Small Footprints
    http://reducefootprints.blogspot.com/

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  18. Kittee - your seitan log makes me happy inside and out. I love this recipe. I still plan on trying some spicy variation when time permits. I hope it isn't the wheat making you hurt, even more I hope you find out what it is. I am battling similar issues. Good luck!

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  19. made it this weekend, it's super good, thanks! came out a little sweet tho, interesting!

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  20. hey veganloveburger,
    i'm wondering if you used a ketchup or bbq sauce that was overly sweet? i've only made it with hfs brands, and although the onions have a sweet quality, i've never made a loaf that came out tasting sweet. i'm interested to hear what ingredients you used.

    xo
    kittee

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  21. I love caramelized onions in seitan. A while back, my roommate randomly decided to add onions to seitan along with a couple drops of liquid smoke and it has exactly like ham. I will have to try your recipe though - it looks delicious. Awesome blog by the way. I like how it's all green. Makes me think of happy frogs.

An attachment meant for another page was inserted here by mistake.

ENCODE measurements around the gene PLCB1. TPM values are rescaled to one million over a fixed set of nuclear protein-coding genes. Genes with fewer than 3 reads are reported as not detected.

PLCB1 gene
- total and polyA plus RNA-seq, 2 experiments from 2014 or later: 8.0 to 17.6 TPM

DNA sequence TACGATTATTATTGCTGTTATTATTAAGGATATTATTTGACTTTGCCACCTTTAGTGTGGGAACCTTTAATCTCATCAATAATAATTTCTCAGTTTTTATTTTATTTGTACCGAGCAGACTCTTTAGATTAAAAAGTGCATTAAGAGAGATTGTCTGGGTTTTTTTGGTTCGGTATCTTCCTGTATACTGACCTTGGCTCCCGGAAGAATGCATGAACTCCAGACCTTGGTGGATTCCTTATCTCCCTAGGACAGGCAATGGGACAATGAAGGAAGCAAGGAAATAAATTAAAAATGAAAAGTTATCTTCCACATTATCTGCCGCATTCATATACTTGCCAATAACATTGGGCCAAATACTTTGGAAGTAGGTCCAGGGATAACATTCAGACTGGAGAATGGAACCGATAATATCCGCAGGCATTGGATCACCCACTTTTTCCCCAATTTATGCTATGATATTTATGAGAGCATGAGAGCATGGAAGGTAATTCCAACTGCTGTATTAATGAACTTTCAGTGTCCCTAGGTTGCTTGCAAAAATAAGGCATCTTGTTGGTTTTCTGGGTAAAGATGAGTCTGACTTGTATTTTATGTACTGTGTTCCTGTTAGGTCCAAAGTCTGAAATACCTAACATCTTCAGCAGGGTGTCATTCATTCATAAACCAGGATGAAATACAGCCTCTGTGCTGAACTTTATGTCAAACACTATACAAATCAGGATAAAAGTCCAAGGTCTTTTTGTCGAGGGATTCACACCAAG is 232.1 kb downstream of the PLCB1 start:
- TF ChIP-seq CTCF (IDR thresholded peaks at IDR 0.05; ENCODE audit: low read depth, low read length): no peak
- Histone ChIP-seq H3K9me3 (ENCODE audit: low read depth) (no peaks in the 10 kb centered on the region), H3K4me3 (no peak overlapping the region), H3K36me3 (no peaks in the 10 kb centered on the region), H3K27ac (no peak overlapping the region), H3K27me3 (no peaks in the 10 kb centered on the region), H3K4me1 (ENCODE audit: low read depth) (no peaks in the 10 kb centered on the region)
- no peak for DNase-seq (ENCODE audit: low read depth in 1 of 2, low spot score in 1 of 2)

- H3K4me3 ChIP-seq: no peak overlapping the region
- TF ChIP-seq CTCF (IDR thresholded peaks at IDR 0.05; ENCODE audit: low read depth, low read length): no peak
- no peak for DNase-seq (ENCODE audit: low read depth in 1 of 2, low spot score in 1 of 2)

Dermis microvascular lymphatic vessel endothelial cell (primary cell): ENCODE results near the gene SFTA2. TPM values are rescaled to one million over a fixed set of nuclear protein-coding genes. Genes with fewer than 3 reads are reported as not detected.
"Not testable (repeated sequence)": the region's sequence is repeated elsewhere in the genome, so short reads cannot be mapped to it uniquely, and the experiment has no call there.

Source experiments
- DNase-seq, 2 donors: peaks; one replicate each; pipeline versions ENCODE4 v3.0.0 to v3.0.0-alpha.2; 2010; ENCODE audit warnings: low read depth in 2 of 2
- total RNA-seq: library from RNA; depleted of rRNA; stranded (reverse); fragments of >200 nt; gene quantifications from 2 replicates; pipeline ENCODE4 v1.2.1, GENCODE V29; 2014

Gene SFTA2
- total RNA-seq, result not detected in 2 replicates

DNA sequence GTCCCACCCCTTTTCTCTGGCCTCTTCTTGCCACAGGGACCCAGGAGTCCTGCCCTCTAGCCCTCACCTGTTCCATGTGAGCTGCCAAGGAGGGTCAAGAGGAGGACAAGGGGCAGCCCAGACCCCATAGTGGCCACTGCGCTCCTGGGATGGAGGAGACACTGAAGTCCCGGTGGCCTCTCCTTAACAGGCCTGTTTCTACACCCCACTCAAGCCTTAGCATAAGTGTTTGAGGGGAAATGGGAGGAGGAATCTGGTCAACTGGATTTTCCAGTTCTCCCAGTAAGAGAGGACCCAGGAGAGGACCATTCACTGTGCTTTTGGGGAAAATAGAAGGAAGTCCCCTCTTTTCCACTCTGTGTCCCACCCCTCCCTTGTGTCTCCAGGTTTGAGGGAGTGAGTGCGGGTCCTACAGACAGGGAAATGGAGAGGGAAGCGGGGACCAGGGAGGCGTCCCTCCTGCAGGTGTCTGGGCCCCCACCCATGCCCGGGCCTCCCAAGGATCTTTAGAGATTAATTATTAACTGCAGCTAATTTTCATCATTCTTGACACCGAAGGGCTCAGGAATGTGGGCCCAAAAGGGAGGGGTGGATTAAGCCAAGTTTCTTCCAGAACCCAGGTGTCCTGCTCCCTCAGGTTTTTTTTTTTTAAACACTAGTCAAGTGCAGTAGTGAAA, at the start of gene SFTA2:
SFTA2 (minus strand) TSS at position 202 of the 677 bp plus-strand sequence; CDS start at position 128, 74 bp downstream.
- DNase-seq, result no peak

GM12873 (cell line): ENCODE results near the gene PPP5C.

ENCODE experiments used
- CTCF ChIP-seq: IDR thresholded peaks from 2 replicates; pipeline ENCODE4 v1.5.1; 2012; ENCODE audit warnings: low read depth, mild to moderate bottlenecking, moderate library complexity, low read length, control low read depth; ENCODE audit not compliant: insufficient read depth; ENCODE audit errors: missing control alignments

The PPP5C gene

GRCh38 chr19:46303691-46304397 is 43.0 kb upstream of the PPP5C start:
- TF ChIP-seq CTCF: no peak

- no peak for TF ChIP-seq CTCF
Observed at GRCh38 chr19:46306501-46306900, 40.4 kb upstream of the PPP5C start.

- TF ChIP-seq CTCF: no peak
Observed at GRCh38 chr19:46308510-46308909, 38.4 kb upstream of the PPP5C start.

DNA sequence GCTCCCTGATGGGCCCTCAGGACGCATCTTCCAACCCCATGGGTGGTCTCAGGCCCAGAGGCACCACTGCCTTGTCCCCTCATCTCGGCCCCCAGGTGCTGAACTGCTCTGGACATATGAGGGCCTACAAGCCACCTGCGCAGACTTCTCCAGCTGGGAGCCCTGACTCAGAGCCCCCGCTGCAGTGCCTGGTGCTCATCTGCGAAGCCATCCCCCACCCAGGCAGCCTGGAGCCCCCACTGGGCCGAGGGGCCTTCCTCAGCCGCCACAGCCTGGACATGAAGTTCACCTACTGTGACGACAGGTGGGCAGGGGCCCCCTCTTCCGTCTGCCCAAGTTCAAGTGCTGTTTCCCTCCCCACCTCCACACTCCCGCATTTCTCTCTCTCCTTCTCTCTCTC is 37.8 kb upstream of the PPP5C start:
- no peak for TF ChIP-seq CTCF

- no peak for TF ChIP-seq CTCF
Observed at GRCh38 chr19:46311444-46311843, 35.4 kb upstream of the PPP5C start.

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  22. You know I love love love this seitan! I made it again on Thursday with Golden Gravy & roasted Brussels! L-O-V-E!

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  23. Oh I finally tried this seitan - I am so SO glad I did. It ROCKS!!! You can check it out on my blog :

    http://ladyvegan.blogspot.com/2008/11/best-job-in-world-and-another-sucessful.html

    Thanks so much for sharing this with us!!! I am so sorry that you are having trouble with gluten after developing such awesomeness. I hope you can sort it out.

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  24. I love cinamon rolls,they are delicious. The gkuten loaf is also delightful. I am going to make them for sure. thanks for the recipe.